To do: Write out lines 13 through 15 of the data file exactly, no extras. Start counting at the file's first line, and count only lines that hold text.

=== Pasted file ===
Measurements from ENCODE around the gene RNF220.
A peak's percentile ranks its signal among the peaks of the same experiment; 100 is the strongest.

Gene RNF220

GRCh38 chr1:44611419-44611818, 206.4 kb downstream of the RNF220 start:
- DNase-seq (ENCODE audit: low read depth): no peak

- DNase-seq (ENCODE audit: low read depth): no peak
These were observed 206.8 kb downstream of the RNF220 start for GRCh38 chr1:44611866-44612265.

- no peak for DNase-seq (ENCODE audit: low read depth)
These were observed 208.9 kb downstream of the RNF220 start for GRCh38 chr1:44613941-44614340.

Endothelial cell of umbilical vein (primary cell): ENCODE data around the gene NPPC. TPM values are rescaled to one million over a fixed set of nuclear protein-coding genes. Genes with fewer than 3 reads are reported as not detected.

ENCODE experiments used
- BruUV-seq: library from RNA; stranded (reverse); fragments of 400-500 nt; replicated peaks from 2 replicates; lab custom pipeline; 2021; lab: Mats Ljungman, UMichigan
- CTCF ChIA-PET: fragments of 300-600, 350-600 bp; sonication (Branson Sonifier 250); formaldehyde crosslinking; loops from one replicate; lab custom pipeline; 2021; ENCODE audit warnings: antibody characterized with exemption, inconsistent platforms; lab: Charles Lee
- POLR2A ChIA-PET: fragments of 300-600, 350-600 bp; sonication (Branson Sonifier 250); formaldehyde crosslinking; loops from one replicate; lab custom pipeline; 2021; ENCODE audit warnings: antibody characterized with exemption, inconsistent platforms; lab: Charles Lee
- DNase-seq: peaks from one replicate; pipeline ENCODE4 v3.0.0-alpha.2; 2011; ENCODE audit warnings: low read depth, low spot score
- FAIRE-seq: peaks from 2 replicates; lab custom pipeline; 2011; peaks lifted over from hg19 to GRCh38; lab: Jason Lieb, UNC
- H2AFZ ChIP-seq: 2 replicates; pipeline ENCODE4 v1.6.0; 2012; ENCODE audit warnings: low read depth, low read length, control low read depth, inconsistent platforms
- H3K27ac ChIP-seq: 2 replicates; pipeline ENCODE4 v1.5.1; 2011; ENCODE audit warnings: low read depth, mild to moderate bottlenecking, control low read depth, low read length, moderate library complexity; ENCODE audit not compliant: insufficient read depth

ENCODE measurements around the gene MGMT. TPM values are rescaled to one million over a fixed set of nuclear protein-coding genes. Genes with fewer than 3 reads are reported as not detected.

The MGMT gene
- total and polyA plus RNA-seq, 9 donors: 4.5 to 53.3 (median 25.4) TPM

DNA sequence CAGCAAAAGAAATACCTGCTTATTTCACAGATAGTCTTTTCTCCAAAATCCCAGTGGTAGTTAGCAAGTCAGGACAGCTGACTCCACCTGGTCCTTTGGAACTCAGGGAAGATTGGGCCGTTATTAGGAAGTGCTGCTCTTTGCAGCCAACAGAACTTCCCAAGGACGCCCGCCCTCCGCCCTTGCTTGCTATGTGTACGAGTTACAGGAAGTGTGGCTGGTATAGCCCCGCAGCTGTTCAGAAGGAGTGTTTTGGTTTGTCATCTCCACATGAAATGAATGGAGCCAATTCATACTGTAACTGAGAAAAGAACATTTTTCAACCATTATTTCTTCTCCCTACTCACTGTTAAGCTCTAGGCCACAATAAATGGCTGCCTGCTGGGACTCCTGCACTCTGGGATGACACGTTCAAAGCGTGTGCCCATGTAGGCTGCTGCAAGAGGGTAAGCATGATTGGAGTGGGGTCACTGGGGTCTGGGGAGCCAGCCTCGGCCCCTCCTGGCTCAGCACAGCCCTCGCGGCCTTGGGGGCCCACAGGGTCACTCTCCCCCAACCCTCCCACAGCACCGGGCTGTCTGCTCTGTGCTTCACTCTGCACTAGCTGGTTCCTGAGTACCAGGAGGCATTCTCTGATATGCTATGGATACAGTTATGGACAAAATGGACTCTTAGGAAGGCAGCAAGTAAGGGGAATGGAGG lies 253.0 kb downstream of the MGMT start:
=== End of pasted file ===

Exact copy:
- CTCF ChIA-PET: fragments of 300-600, 350-600 bp; sonication (Branson Sonifier 250); formaldehyde crosslinking; loops from one replicate; lab custom pipeline; 2021; ENCODE audit warnings: antibody characterized with exemption, inconsistent platforms; lab: Charles Lee
- POLR2A ChIA-PET: fragments of 300-600, 350-600 bp; sonication (Branson Sonifier 250); formaldehyde crosslinking; loops from one replicate; lab custom pipeline; 2021; ENCODE audit warnings: antibody characterized with exemption, inconsistent platforms; lab: Charles Lee
- DNase-seq: peaks from one replicate; pipeline ENCODE4 v3.0.0-alpha.2; 2011; ENCODE audit warnings: low read depth, low spot score